TUSCALOOSA, AL (WBRC) - University of Alabama Police Officer Rachel Grooms stays on the move. Whether she’s greeting people while on foot patrol or she’s outside of her patrol car talking to someone during a traffic stop, she wants to give whoever she meets the same level of service.
“Giving that name and that face definitely gives people in the community a much better and higher level of comfort to know that we are here,” Officer Grooms said.
Grooms is one of many officers working beats as part of the community policing plan the department is emphasizing more than ever before.
“The goal is to be more available, open, not closed off, get in the building and talk,” UA Police Chief John Hooks explained.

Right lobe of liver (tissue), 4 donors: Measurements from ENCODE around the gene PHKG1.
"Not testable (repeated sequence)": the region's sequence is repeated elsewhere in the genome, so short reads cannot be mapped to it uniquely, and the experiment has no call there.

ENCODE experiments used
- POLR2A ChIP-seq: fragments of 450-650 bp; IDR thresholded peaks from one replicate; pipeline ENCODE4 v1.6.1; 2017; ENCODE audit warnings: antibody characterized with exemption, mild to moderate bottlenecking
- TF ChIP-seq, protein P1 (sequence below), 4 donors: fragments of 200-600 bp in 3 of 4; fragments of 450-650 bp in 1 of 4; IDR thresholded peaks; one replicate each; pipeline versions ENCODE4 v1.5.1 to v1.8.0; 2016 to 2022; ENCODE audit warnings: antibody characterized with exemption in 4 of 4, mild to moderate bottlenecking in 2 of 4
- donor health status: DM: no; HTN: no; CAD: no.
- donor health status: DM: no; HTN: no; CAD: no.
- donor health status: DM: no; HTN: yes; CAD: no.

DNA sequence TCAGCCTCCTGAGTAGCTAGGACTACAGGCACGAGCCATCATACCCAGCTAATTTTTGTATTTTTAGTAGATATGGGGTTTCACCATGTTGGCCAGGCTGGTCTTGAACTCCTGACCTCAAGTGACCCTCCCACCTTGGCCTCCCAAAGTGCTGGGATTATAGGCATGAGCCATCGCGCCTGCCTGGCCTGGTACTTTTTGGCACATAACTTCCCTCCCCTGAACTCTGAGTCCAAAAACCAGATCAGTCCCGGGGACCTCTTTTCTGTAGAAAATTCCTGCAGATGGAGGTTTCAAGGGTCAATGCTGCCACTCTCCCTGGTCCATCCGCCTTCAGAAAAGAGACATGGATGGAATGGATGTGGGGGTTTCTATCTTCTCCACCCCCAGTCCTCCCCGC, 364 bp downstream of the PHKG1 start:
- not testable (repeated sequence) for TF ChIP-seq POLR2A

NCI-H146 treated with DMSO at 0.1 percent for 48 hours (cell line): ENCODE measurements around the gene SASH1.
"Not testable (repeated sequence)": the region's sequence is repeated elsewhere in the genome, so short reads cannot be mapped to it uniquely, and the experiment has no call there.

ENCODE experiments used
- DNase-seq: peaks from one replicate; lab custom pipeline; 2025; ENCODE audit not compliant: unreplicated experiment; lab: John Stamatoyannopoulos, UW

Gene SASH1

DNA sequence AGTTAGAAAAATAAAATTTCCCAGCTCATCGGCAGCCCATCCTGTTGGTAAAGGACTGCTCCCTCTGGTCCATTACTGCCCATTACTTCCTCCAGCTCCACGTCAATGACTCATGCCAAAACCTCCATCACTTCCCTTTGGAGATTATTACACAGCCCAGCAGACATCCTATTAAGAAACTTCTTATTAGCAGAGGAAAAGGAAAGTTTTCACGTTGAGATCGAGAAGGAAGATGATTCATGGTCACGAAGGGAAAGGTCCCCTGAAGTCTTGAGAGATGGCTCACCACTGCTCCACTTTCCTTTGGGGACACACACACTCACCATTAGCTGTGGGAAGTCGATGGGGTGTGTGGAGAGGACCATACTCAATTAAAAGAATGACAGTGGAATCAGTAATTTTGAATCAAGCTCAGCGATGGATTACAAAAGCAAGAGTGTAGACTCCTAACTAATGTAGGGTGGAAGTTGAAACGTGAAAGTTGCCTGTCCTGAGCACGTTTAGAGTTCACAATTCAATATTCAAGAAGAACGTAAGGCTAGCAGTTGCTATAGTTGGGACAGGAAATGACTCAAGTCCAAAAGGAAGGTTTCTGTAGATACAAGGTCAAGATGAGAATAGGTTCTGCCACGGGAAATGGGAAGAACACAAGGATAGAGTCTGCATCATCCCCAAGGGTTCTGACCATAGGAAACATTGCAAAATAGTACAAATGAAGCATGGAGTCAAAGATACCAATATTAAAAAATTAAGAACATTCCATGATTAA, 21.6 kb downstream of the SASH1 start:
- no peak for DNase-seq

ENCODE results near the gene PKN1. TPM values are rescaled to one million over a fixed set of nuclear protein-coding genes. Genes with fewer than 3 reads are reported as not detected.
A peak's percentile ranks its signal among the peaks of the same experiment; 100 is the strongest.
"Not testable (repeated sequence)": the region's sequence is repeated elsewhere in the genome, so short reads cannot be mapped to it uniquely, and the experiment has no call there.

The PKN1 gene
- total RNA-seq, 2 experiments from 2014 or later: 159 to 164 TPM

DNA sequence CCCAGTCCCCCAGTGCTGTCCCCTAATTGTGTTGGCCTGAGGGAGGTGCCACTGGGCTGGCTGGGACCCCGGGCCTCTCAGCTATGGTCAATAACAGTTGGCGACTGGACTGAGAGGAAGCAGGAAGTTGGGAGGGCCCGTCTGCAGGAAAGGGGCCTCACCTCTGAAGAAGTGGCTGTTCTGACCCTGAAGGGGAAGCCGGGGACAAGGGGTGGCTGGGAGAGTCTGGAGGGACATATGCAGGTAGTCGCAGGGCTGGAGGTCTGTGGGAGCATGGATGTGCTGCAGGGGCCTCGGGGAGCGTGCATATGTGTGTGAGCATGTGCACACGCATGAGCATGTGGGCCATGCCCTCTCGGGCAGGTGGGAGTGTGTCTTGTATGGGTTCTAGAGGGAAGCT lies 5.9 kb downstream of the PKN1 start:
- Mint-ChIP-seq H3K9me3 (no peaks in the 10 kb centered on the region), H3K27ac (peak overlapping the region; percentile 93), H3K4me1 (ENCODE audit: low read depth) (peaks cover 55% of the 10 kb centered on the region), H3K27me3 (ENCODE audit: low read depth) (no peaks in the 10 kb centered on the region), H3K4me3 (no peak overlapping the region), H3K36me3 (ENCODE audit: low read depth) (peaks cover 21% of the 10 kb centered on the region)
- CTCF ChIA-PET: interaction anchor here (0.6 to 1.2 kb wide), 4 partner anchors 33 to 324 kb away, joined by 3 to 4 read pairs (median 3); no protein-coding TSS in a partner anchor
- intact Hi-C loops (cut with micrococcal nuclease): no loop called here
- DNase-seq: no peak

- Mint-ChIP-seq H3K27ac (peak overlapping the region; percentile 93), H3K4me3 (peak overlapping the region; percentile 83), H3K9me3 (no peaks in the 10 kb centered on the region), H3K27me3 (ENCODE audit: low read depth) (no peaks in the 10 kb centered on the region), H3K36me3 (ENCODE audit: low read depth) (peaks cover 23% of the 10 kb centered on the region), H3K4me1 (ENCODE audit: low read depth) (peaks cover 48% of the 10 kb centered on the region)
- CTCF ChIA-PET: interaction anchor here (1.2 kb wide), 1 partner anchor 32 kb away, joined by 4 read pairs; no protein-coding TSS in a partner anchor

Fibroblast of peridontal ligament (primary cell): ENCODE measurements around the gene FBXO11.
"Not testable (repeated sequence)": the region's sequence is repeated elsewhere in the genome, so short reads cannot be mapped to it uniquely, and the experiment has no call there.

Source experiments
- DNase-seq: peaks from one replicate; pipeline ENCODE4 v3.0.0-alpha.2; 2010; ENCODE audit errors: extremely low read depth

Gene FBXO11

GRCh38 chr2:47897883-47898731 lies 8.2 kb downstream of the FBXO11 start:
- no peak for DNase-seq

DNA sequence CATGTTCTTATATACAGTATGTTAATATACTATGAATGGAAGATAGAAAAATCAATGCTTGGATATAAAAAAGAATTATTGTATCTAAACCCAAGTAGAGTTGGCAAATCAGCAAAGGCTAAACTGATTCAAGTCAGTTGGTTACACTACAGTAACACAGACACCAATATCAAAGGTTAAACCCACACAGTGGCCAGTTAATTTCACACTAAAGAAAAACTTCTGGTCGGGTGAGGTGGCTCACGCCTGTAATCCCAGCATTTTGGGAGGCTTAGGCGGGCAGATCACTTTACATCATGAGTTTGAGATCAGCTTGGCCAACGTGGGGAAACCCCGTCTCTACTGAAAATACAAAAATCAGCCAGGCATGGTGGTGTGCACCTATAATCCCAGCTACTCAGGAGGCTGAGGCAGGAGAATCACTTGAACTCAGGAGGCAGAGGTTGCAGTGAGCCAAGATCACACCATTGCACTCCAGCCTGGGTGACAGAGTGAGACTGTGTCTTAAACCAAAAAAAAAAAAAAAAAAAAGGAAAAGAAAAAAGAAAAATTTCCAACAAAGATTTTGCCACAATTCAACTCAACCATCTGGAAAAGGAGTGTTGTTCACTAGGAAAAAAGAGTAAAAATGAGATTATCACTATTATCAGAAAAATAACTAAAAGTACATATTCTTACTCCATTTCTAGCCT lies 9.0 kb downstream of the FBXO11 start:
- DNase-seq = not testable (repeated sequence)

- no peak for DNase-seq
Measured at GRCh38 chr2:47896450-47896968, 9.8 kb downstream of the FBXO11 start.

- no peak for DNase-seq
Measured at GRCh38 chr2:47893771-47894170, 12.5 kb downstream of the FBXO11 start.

He said they've made some beats smaller.
And several of the 91 officers in the department are working during 3 eight shifts a day in assigned areas around campus.
“The goal is to have the officer already present in those communities,” Chief Hooks added.
Officers believe being more visible also makes them more approachable so people will be more likely to tell them if something is going whether it’s good or bad.
“I have students all the time who come to me, as well faculty who tell me what’s going on whether it’s good or bad,” Grooms concluded.
The number of officers assigned to a particular beat depends on the amount and types of services calls are made from that beat to police.